NEW YORK -- James Shields has helped the White Sox on the mound this season, with his 170 2/3 innings ranking third in the American League behind Corey Kluber and Justin Verlander. He has added 16 quality starts to the resume.
In the process, Shields has shown he can help other teams further along in pursuit of the postseason. But after 13 seasons in the Majors and what will be 400 career starts as of Tuesday night at Yankee Stadium, the veteran right-hander really isn't trying to prove anything to anyone beyond himself.
"I've proven that I can eat innings up and post every five days," Shields said. "That's been the story of my career. I feel like I always had to prove myself no matter what, even in the Minor Leagues when I was coming up.
"I never was that prospect guy. And when I got to the big leagues, I never was that power guy. It was my job to go out there and try to save the bullpen. I did a pretty good job of that over my career. But again I'm proving stuff to myself more than anything."
Teams still have through Friday to add a pitcher of Shields' ilk via a waiver-wire deal and make him eligible for the postseason roster. Left-handed reliever Xavier Cedeno is another White Sox player who could draw potential interest.
Shields remains focused on start No. 400, working in the bullpen to correct a problem of dragging his arm upon delivery late in his last start at Detroit and leaving pitches up, leading to home runs. He's also scheduled to pitch Sunday at home against the Red Sox.
"Just keep doing my thing, you know," Shields said. "Overall I'm really happy with my season and I'm not really thinking about that [trade possibility] too much.
"My main goal was to stay healthy. I'm not out here to prove to anybody what I'm capable of doing. Just a matter of my health. And for the most part in my career I've been pretty healthy. The last couple years I've been banged up a little bit. This year I feel great."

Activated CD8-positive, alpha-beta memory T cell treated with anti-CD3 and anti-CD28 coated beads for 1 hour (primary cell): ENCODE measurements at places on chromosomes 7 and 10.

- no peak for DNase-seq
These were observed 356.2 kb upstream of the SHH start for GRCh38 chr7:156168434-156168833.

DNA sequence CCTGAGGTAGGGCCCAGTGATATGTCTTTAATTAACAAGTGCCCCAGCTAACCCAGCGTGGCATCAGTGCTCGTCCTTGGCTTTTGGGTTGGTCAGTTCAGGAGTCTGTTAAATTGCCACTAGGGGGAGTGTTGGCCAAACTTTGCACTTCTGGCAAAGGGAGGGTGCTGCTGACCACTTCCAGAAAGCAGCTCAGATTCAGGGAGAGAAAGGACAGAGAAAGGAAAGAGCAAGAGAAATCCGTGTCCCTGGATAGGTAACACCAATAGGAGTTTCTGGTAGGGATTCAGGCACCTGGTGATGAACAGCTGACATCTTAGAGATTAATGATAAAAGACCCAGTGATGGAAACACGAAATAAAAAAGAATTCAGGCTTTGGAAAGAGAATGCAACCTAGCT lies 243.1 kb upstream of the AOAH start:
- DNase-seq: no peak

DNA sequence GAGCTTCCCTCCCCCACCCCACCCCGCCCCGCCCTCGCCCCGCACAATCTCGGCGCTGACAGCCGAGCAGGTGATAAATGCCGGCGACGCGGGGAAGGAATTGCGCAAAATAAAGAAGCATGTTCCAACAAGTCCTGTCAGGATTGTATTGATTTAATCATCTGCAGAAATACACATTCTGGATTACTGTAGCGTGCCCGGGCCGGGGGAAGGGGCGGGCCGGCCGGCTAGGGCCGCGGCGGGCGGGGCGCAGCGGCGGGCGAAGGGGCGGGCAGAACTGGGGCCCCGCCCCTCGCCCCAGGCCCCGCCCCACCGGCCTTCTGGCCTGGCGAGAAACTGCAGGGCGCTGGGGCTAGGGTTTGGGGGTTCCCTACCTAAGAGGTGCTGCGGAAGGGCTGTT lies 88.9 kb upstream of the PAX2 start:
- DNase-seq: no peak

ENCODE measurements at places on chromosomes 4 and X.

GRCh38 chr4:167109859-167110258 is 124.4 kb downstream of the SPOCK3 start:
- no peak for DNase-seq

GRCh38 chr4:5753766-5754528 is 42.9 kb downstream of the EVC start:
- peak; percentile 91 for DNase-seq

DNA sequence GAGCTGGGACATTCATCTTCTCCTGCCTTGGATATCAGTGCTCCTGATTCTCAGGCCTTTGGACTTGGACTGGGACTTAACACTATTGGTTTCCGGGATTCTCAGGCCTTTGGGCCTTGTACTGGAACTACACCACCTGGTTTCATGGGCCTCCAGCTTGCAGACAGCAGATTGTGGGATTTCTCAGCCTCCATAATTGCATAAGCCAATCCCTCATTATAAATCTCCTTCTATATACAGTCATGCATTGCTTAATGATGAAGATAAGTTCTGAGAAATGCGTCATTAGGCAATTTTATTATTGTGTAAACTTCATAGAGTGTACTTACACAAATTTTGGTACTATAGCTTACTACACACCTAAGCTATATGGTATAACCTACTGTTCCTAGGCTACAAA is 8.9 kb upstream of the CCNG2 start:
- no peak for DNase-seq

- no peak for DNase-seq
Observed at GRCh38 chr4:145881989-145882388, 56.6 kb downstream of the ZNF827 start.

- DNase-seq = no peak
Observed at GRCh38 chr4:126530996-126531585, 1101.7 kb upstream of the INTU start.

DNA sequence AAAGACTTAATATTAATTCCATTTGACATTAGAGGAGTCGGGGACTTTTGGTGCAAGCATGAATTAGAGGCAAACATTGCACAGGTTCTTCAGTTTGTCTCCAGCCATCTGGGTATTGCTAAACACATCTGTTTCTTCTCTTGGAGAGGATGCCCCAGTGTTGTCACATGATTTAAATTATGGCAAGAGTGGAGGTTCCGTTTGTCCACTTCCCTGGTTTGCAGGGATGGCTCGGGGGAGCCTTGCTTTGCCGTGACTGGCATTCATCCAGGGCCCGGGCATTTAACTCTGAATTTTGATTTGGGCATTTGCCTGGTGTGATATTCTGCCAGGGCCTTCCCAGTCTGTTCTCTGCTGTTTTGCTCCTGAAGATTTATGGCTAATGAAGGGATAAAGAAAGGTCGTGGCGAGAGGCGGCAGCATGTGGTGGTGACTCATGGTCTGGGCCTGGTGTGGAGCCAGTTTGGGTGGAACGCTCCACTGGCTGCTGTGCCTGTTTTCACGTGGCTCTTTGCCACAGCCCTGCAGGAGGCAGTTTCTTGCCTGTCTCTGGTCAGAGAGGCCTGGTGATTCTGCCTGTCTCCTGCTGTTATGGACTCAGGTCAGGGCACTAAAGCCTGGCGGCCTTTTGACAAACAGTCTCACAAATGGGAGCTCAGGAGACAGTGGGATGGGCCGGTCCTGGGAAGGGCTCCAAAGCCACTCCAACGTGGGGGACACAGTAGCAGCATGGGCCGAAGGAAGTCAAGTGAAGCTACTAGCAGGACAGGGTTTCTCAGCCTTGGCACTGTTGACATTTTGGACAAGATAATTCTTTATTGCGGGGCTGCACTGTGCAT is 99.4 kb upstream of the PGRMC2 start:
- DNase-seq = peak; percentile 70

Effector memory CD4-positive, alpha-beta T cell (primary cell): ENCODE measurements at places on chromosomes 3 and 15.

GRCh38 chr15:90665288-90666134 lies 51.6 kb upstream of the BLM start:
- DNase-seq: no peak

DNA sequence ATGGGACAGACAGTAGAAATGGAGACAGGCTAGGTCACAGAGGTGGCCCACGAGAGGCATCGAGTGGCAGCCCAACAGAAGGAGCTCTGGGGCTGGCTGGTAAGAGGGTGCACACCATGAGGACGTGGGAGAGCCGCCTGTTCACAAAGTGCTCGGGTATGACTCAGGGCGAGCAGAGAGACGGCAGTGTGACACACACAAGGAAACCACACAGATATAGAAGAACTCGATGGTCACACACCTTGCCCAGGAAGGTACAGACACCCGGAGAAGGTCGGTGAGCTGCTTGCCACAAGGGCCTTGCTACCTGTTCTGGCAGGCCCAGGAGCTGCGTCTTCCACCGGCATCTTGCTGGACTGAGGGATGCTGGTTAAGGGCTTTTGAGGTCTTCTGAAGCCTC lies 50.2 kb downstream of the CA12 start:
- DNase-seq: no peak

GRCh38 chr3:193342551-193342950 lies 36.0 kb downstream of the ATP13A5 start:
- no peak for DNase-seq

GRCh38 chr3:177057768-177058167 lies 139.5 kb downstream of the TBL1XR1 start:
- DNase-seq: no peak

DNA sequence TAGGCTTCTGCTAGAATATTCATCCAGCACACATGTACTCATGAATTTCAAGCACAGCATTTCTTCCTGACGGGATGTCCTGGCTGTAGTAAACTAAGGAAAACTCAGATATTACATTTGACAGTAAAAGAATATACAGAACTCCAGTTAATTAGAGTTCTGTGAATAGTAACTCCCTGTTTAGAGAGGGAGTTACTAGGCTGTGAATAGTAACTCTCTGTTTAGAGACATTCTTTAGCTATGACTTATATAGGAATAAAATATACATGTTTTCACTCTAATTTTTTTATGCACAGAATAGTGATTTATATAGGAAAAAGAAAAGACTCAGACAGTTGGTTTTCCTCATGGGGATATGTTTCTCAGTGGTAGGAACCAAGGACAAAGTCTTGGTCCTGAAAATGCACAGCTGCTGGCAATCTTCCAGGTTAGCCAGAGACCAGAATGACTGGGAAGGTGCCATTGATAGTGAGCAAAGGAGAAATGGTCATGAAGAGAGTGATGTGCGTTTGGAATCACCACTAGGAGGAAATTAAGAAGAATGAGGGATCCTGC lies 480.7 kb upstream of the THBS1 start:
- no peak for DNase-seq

Jones making progress
Nate Jones threw off the mound Sunday in Detroit for the first time during his latest rehab stretch. The right-hander, out since June 12 with a right pronator muscle strain, threw 20 pitches, focusing solely on fastballs and changeups.
"Everything went well," Jones said. "Everything felt good during and afterwards and today I feel all the good soreness. So we are progressing in the right direction."
Jones has definite hopes of pitching for the White Sox before the end of the season.
"Oh, absolutely. That's what we are shooting for," Jones said. "Again, I try to live it day by day. I assume we have a couple of more bullpens, a live BP or so and go from there."
Jimenez can hit
How did Eloy Jimenez follow up his three-hit effort for Triple-A Charlotte on Sunday, where the No. 1 White Sox prospect and No. 3 overall per MLB Pipeline finished a home run short of the cycle? He knocked out four singles in four at-bats Monday, raising his average to .378 with the Knights. Jimenez is hitting .621 (18-for-29) over his last seven games.
"Everybody sees the numbers he's putting up every day," said White Sox manager Rick Renteria of Jimenez. "We see what everybody else sees. We see a man that's excelling at the Minor League level.
"He's putting together a really good season and hopefully it's one of those things where he has continued to grow and mature. Whenever the time might be when he joins us, he's certainly showing that he's putting himself in a good position and readying himself to be here."